December 5, 2022
Last month I identified three key questions that pork producers should be thinking about and searching for the answers. These were:
Corn prices; will they remain elevated during most of 2023?
Will China import large quantities of U.S. pork in 2023?
Will recession hit in 2023?
Just last week the corn market appeared to be giving a clue regarding the first question. On Wednesday, Nov. 30, the last day of the month soybean futures rallied sharply and penetrated the highs made earlier in the month. Corn futures were not able to follow along as they remained well off the early November highs. In fact, on Tuesday Nov. 29, March corn formed a doji pattern which is a pattern predicting a change in direction. Sure enough, the following two sessions corn futures collapsed, taking out the November lows and several layers of support.
The chart pattern is bearish and strongly suggests that corn prices are now headed lower, moving toward a new range of trade and leaving the $7 level. I'm expecting March corn futures to decline all the way to $6.20 before showing some stability. It's highly likely that the selloff will extend even further than expected, perhaps clear down to $5.50 before establishing a new range of trade prior to the U.S. growing season.
A full leg down in corn prices coupled with strong summer hog prices (if China returns) could restore profitability to most pork producers by the third quarter. If that happens then possibly, by the fourth quarter some plans for expansion could be underway. However, that's a long way off and certainly no cause for concern at this point.
The December Hogs and Pigs report will be released on Friday, Dec. 23. I'm expecting this report to be neutral at worst and most likely somewhat friendly. There should be zero evidence of expansion in this report.
Question number two is concerning China and whether they'll enter the U.S. pork market at some point next year. Last month I stated that I thought they'd be importing U.S. pork by early next year. Well, Chinese pig prices have peaked and are edging back down slightly.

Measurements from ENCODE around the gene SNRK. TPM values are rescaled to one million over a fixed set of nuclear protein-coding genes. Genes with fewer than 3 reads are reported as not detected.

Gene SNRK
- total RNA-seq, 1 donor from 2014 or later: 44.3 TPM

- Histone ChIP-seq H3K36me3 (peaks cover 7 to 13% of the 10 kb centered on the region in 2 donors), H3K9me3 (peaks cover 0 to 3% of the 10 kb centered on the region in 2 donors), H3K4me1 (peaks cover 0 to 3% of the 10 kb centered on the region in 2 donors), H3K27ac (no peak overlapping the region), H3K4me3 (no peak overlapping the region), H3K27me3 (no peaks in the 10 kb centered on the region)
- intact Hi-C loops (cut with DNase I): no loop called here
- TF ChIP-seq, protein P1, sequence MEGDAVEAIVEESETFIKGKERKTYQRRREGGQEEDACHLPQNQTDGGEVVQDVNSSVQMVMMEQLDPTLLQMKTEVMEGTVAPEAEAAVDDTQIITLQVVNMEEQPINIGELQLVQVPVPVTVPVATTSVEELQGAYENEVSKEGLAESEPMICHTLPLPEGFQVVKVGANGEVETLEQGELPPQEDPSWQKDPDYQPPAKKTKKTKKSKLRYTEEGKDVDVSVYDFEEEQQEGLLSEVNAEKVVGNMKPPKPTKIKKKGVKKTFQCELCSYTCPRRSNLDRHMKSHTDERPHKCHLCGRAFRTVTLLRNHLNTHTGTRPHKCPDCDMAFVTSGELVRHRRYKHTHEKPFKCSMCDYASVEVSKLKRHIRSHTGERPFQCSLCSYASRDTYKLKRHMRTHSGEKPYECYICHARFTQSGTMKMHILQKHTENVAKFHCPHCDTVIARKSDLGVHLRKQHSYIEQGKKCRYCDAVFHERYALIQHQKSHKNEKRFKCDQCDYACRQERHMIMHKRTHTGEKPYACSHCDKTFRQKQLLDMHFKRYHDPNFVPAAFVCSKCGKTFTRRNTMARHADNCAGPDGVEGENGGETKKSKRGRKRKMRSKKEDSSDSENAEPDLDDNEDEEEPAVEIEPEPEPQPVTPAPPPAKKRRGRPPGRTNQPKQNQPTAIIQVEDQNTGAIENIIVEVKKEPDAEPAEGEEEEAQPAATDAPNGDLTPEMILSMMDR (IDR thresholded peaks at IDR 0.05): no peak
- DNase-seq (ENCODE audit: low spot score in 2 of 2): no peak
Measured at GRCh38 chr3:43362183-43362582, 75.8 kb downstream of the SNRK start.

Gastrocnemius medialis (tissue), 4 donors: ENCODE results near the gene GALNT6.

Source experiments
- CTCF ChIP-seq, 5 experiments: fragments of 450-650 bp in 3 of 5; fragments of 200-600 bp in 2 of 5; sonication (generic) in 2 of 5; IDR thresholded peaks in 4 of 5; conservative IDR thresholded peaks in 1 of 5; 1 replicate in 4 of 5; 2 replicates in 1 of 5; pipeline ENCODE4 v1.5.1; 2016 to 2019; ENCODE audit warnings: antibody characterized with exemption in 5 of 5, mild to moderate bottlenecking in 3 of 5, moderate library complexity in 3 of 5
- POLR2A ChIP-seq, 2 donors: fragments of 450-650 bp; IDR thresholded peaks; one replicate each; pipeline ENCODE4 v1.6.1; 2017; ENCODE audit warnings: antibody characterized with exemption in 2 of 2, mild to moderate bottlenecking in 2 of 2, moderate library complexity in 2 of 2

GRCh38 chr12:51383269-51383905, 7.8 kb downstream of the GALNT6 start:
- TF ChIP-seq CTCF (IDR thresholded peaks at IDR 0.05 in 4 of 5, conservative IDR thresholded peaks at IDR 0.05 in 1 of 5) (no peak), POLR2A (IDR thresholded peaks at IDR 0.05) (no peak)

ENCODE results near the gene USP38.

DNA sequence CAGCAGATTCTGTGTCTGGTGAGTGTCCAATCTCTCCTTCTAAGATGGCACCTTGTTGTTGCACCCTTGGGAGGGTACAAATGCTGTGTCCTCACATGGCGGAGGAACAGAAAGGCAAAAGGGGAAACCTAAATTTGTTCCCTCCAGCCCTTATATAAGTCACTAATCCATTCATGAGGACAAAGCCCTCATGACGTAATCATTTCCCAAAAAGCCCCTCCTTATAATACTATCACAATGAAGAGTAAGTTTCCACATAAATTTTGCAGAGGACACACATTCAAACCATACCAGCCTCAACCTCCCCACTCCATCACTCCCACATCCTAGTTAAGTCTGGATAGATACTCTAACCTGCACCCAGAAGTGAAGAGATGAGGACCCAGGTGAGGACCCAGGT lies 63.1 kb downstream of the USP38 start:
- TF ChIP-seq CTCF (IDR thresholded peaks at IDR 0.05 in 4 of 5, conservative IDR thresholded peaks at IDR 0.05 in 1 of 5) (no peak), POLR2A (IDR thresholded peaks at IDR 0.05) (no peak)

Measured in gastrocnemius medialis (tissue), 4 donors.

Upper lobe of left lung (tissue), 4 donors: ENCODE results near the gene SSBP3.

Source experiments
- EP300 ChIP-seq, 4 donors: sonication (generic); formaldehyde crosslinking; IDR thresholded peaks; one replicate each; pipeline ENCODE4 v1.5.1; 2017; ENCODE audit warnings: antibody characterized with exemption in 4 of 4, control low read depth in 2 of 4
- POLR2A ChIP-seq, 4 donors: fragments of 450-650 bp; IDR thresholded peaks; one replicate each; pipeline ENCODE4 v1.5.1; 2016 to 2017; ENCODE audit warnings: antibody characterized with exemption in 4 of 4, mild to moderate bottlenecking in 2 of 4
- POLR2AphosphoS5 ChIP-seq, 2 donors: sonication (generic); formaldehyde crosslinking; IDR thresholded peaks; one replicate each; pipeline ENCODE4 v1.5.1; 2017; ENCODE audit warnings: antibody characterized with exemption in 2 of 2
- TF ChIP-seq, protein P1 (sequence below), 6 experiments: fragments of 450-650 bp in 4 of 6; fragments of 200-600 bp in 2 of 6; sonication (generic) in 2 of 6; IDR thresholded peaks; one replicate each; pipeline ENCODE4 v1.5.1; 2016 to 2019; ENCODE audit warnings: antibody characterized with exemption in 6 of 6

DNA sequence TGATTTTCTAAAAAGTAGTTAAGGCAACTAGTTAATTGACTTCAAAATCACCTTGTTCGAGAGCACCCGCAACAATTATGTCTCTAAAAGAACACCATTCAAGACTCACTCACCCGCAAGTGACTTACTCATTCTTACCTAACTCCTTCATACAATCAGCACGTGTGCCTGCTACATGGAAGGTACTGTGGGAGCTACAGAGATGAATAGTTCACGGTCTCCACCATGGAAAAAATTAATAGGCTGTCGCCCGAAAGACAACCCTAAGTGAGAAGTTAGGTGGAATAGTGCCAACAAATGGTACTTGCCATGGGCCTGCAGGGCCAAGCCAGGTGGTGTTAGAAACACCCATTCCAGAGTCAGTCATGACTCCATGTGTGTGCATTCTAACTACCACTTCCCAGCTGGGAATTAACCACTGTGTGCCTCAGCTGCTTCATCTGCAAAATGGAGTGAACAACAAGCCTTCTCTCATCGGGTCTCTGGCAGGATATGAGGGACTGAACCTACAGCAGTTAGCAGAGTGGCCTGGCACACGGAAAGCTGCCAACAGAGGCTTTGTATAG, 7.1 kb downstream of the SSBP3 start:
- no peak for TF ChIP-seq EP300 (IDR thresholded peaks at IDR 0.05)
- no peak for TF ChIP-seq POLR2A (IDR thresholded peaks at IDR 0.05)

Also, currently U.S. pork prices remain too expensive to justify large imports. In the face of the 25% tariff that remains in place, the math simply does not work yet, although it's getting close. Currently ham prices are trading on either side of 90 cents/pound. If prices drop another five to 10 cents, the Chinese may begin to sharpen their pencils and placing orders.
If/when Chinese pig prices stabilize and start heading back upward, the math will change rather quickly. Recent data released by the Chinese government indicated sow inventory slightly higher than one year ago, up less than a half a percent. There is no telling how accurate this information is. It's always important to watch what the Chinese do not listen to what they say.
Three years after the pandemic started, China is currently battling COVID. The policy of zero tolerance appears to be a total disaster. An interesting opinion piece in the Wall Street Journal suggested that zero tolerance was put in place to delay the pandemic (in China) until after XI could secure his power and standing for another term. Well, he's now done that. So, the speculation is that zero tolerance will soon go away.
Can you imagine the pent-up demand that could be unleashed if China were to ease restrictions across the nation? Evidence is compelling that sometime in the first quarter COVID restrictions will pretty much go away. This situation could potentially ignite a huge rally in U.S. hog futures.
Regarding the final question, will recession hit the U.S. economy during 2023 is certainly a complex issue. In my opinion, the odds of recession next year are remote. Perhaps sometime in 2024, but likely not in 2023. The labor market remains very tight. Job growth continues at an impressive pace, averaging just slightly lower than during the first half of the year. The rapid rise in interest rates will start to ripple through the economy by the second quarter of next year. But barring some major event, it appears the U.S. economy will continue humming along through the first quarter.
The current unemployment rate, at 3.7%, remains historically low. There are still two open jobs for every person unemployed. This is unlikely to change dramatically over the next few months.
Meat demand should remain strong. So, in my opinion, the U.S. economy will not be a bearish factor impacting hog prices during the first half of 2023 and perhaps won't become a negative factor during the entire year.
Regarding the near-term direction of lean hog futures, I'm looking for a seasonal low soon, somewhere between Dec. 9 and Dec. 16. December hogs stabilized in the $81 -$82 as projected last month. February hogs may test the recent low again, just under $84. I doubt they'll move much lower, and I highly doubt they will drop all the way to a gap on the chart just under $80.
This gap will remain unfilled, in my opinion.
Dennis Smith publishes his evening livestock wire daily for clients and subscribers. For a free 30-day trial send an email to [email protected].
Source: Dennis Smith, who is solely responsible for the information provided, and wholly owns the information. Informa Business Media and all its subsidiaries are not responsible for any of the content contained in this information asset. The opinions of this writer are not necessarily those of Farm Progress/Informa.
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